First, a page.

The liturgy for the dead is an Easter liturgy. It finds all its meanings in the resurrection. Because Jesus was raised from the dead, we too, shall be raised./The liturgy therefore, is characterized by joy, in the certainty that “neither death, nor life, nor angels, nor principalities, nor things present, nor things to come, nor powers, nor height nor depth, nor anything else in all creation, will be able to separate us from the love of God in Christ Jesus.”

[The quotation is from Romans 8:38-39.]

Epiphany and Pentecost Seasons (Green): Although the day of Epiphany and the day of Pentecost are marked by White and Red respectively, the long seasons which follow both these major feasts use green, the ordinary color of the church. The abiding work of the church is growth in the Lord and participation in God’s great project of perfecting creation, therefore Green, the color of growth and creation, is an appropriate default color for us.

Lent (Purple) and Holy Week (Dark Red): It is likewise appropriate that we reserve our darkest colors for the most solemn and introspective season of the year, where we remember Christ’s Passion and death and prepare ourselves seriously to participate in his resurrection to new life. The association of Blood Red with Christ’s special suffering during Holy Week is obvious. At Lawrencefield, the Red we use at this time is noticeably different from the more exuberant Red of Pentecost. Some churches use Rose midway through Lent to temporarily lighten the solemnity. (Rose is also associated with Feasts of the Virgin Mary.) Black, the color of mourning, may be used on Good Friday and Holy Saturday up until the time of the Easter Vigil.

Pentecost, Commemorations of Martyrs, Ordination (Red): The bright Red of Pentecost recalls the flames of fire which were perceived over the heads of the disciples at the first Pentecost, which is considered the birth of the Church. Consequent occasions which mark the advance of the Church (Martyrs’ Days and Ordinations are marked by Red for the same reason. Red is associated with energetic power of the Holy Spirit.

So that’s the scoop on liturgical colors. We always encourage people to wear Red for the day of Pentecost to get in the spirit. I haven’t heard of people coordinating their clothing with the altar hangings for other days and seasons, but maybe we could start a trend!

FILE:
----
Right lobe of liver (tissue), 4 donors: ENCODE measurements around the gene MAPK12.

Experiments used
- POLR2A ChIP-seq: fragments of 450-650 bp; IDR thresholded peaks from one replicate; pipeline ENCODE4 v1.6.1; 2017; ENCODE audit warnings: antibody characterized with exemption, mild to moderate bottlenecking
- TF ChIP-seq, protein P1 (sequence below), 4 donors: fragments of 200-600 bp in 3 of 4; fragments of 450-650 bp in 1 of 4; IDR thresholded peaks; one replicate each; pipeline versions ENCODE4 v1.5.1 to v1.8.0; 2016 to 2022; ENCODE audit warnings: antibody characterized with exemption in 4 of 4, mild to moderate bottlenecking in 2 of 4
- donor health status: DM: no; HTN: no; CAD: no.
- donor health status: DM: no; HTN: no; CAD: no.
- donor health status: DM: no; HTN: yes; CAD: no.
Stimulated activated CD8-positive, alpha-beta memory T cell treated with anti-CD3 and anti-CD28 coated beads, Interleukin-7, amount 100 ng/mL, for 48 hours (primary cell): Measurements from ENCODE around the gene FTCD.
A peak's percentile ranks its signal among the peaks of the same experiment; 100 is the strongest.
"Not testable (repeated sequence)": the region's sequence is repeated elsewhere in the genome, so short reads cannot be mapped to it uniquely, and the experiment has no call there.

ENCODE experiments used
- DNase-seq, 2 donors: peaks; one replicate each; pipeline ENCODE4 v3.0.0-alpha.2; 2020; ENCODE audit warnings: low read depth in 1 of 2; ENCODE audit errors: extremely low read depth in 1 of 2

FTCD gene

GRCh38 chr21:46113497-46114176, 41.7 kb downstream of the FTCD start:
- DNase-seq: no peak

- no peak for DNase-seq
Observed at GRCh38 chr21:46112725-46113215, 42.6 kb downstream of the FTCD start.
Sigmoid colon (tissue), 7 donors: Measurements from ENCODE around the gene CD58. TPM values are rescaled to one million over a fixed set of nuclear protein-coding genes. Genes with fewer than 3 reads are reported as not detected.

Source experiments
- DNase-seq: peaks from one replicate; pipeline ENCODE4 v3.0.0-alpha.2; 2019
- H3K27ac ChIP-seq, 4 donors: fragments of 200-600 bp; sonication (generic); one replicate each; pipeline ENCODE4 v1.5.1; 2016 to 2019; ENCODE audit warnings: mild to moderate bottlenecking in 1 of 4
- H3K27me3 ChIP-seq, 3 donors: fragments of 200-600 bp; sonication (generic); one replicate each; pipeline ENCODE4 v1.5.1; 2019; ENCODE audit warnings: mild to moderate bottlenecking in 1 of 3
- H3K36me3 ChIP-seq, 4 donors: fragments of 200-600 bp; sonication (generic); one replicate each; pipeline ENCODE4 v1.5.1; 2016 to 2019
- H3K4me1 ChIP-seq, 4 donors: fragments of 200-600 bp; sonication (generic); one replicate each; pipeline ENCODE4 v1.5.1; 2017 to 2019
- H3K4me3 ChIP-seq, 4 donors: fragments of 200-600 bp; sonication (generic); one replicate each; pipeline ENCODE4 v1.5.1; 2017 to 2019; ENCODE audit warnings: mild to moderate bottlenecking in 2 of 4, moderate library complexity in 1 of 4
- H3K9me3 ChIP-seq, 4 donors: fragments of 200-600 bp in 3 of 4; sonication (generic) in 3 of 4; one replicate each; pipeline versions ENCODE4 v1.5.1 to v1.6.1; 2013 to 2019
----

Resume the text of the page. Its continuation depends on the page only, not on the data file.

Vestry Vibes

Summary of the January 21 meeting:

Narcan—Cynthia has not gotten ahold of Howard Gamble at the Ohio County Health Department about coming in to talk to the vestry yet. Personnel Committee - Karen Dalby, Fran Schoolcraft and Sue Farnsworth along with Jaci Neer met and made the following recommendations for the rector’s compensation package, given that she is signing on to her husband’s insurance at a significant savings to the church: To leave the housing allowance as is, and pay a salary raise for the year.

Budget Committee—Ron White, Jack Wheeler and Bob Luchetti Jr will serve. Rev. Walter told the group that she had worked up a tentative budget and with that and input from Mary Frohme about the final figures for pledges etc. they may meet and work on a final budget soon.

Education—Details of the Cluster Lenten Series were announced. Adult education will be held between church services during lent. Three Wednesdays in May we will be hosting a program by Dr. Bonnie Thurston on world religions.

February 4th—The rector’s absence will be covered by the retired Rev. Richard Skaggs.

Annual Report—The Vestry approved the 2017 report to be sent to the Diocese and central Episcopal Church offices.

Chase CD—This CD was taken out to provide income for the Rector’s Discretionary fund but produces only a dollar or two each quarter. It matured and needs a response by 10 days after January 18th. Vestry voted to authorize the rector to select the best option she sees fit as long as it is obviously better than the 0.03 % interest we have now.

Junior Warden

  1. Scott D. reported that a gas valve was replaced for the furnace that handles the rector’s office and the room below that space. It is working noticeably better than before.
  2. He also said that the microphone cable needs to be replaced as it broke this morning. Vestry voted to buy two at about $40 each.
  3. Lawn damage issue is being dealt with, and all parties are aware of it at this time.

Pew cards—Rev. Walter was approached by a parishioner about having the cards replaced that explained “how to prepare for worship”. Cynthia said she would look into it.

Music Soloists—Fran S. asked if it could be announced in the bulletin when we were to have soloists so that parishioners may be swayed to attend if they were so inclined. Rev. Walter will definitely post it when she has enough notice.

Pancake supper will be suspended this year unless someone steps forward to chair.

Ash Wednesday services will be at noon and 6pm this year.